Council/manager is most popular in U.S.

Nick Grabbe and Andy Churchill


Amherst may seem like an island sometimes, but it’s not. People all across the country have wrestled with this question: “What’s the best system of local government for representing the people and making good decisions?”

So what can we learn from looking outward, at how other communities govern themselves?

First, the council/manager structure proposed in the new charter is the most popular form of local government in the country. Nationwide, it is used in more than half the communities with populations over 10,000. It governs about one-third of the U.S. population – over 105 million people.

The council-manager form of government was born out of the progressive reform movement over 100 years ago, according to the International City/County Management Association.

“It was created to combat corruption and unethical activity within local government by promoting non-political management that is effective, transparent, responsive and accountable,” according to the ICMA web site. “It recognizes the critical role of elected officials as policy-makers, who focus on mapping out a collective vision for the community and establishing the policies that govern it. It also recognizes the need for a highly qualified individual who is devoted exclusively to the delivery of services to residents.”

In this form of government, the elected council acts as a legislative body, approving the budget, adopting local laws and regulations, and focusing on big-picture goals. It hires a chief executive officer based on education, experience and skills, not political allegiance or support. It’s similar to the board of directors/CEO structure used in complex nonprofit and business organizations, but with the board being accountable to the voters.

Council/manager systems are set up to better manage fiscal complexities and economic development through a more nimble legislature. Further, they can produce savings for towns, through decreased operating costs, increased efficiency and productivity, improved revenue collection, and effective use of technology, according to the ICMA. Their strongest features are flexibility and clearly defined roles.

Turning to Massachusetts, the Department of Revenue noted in 2016 that communities begin turning away from Town Meeting and toward council forms of government “when the traditional, organizationally flatter and less legislatively nimble town model increasingly strains to effectively manage fiscal complexities, economic development, and service demands” as populations grow.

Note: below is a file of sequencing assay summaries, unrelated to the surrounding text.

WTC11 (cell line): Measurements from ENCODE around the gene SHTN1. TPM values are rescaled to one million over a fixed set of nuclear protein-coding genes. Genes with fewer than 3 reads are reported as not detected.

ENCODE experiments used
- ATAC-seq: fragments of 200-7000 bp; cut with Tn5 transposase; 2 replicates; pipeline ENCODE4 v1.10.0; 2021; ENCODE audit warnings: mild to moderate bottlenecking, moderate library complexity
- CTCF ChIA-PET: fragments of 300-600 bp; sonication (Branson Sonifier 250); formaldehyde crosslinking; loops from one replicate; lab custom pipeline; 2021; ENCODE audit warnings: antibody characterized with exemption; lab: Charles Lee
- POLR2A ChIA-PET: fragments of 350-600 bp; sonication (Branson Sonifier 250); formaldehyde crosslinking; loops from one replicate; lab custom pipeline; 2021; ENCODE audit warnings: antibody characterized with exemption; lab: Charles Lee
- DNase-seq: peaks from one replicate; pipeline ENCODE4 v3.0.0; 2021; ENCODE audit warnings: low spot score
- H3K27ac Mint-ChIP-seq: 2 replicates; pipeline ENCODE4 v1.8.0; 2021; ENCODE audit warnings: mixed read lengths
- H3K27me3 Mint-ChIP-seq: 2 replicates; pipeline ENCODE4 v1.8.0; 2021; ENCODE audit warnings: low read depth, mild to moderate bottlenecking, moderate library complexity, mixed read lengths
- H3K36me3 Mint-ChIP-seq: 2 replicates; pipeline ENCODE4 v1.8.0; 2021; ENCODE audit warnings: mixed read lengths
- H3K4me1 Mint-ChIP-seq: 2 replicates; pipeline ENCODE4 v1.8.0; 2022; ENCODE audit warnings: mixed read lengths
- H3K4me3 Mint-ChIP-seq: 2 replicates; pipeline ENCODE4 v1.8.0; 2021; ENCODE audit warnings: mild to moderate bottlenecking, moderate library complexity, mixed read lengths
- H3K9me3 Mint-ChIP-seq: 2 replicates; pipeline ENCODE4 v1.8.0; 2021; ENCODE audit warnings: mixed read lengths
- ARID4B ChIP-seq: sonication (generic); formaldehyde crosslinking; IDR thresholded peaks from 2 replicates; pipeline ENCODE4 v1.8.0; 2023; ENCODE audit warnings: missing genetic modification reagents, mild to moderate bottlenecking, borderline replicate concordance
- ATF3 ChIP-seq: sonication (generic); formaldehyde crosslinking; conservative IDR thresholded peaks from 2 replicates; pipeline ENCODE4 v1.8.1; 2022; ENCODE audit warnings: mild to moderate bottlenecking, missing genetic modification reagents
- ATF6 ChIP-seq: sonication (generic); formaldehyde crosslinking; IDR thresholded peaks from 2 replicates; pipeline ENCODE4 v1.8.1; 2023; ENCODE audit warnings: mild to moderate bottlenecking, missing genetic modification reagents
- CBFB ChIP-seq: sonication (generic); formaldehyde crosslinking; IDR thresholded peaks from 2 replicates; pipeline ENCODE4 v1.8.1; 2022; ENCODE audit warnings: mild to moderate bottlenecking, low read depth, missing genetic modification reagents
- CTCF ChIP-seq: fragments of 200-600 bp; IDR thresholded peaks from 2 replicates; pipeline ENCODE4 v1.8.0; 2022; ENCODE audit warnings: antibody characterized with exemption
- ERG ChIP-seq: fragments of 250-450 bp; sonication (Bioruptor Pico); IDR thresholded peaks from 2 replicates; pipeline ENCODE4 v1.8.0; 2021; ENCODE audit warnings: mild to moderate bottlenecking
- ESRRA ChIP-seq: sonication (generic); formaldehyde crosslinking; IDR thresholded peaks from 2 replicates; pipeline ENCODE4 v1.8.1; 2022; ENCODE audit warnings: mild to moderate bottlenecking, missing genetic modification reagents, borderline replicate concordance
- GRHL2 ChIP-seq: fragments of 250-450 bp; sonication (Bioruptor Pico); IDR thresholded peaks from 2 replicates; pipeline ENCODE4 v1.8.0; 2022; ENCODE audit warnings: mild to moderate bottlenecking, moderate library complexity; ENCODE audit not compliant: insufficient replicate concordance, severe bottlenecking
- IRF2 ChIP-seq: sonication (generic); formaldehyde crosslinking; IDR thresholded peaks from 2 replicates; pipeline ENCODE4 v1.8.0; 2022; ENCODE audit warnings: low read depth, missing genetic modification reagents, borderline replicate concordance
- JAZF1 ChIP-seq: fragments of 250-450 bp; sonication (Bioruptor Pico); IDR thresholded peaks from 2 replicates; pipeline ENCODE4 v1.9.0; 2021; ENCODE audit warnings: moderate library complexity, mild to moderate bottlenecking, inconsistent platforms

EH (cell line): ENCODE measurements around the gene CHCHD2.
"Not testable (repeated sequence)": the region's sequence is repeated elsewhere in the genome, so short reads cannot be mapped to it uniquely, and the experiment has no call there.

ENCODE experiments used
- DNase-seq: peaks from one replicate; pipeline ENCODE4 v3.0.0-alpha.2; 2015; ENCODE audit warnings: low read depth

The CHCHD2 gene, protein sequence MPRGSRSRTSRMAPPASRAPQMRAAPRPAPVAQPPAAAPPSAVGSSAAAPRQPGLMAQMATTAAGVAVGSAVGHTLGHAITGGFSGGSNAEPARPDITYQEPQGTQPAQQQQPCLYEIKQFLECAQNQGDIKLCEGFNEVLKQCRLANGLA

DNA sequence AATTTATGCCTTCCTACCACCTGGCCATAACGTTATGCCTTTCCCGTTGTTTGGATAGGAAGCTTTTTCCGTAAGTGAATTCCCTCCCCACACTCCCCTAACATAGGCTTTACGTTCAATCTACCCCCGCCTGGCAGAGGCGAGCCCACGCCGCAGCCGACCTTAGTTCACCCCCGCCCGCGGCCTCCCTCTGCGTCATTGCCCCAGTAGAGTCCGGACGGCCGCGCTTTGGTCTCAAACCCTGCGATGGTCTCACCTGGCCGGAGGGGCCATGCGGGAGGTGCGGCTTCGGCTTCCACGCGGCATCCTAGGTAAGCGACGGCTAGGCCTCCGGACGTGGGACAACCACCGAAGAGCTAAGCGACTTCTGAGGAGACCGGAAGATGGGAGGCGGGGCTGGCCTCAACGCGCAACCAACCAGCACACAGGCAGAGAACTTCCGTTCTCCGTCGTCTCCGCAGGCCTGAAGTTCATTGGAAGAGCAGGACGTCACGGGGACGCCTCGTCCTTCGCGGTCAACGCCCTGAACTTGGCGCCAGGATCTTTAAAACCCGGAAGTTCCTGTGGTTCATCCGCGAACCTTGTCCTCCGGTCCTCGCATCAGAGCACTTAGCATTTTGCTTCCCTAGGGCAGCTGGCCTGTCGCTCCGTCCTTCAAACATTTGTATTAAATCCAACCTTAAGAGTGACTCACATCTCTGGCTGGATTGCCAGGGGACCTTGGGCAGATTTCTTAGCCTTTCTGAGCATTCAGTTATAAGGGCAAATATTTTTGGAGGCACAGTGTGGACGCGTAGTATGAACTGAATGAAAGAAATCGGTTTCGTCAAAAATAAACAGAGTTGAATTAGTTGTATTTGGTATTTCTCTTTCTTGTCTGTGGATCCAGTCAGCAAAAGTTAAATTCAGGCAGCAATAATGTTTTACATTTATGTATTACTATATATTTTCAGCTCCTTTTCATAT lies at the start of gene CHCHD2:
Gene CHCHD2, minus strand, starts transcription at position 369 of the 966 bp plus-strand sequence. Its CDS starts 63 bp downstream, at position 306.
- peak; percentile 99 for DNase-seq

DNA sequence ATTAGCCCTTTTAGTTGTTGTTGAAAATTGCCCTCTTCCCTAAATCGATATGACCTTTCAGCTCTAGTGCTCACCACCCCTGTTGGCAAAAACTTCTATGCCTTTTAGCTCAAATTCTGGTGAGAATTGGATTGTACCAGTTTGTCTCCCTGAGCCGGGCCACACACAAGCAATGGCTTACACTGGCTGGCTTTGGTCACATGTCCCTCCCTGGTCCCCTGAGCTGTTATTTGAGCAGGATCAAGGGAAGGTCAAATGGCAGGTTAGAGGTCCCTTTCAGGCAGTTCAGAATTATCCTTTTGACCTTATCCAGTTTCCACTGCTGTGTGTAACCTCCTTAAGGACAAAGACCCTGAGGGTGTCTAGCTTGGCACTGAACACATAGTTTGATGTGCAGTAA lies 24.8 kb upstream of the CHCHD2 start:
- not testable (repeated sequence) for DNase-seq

Of the 45 Massachusetts municipalities with more than 35,000 people, only seven (including Amherst) still have Town Meeting forms of government, the report says. The other 38 (84 percent) have town or city councils.

Framingham abandoned its Representative Town Meeting system last year. The remaining communities with this system of government and populations of 35,000+ are Natick, Shrewsbury, Billerica, Arlington, Plymouth and Brookline — and Amherst.

Of Massachusetts’ 351 cities and towns, 259 (74 percent), have Open Town Meetings. These systems are different from Amherst’s because any resident can attend, speak and vote. Most of these are small towns, and Town Meeting typically takes just one day. Hadley, Leverett, Shutesbury, Pelham and Belchertown have Open Town Meeting systems, and Amherst had this form of government until 1938.

Forty-four communities in Massachusetts have a mayor as their chief executive, working with an elected council. Locally, Northampton, Easthampton, and Greenfield have this model.

Thirteen communities in Massachusetts have the council/manager form of government proposed for Amherst. These include comparable-size communities like Watertown, Bridgewater, Barnstable, Chelsea, Randolph, and Franklin, smaller towns like East Longmeadow, Palmer, Winthrop and Southbridge, and cities such as Cambridge, Lowell and Worcester (which also have “weak” mayors whose primary role is chairing the council). The Cambridge council is shown in photo.

For people concerned that Amherst’s decision-making body will be too small, of these council/manager towns only Barnstable has a council as large as Amherst’s would be, at 13 members, with 10 elected from neighborhoods and three by the entire town.

Amherst has had a town manager since 1954, and the current one is Paul Bockelman. The charter proposal would not change this aspect of town government.

So the proposed council-manager form of government is not some weird experiment. It is a progressive reform that has been used for years, in communities in Massachusetts and across the country.

As Amherst Select Board member Andy Steinberg has noted, “A council and professional manager is the most common form of municipal government in this country. It will provide a more informed, efficient, effective government for Amherst. It will also more clearly respond to the wishes of voters, the core of a democratic government.”

Please share this post with your Amherst friends and neighbors who want to learn more about the March 27 vote. If you’d like a quick scan of previous posts on this blog, click on “Posts” at top. To receive email notices of new posts, go to “Subscribe” at top right.


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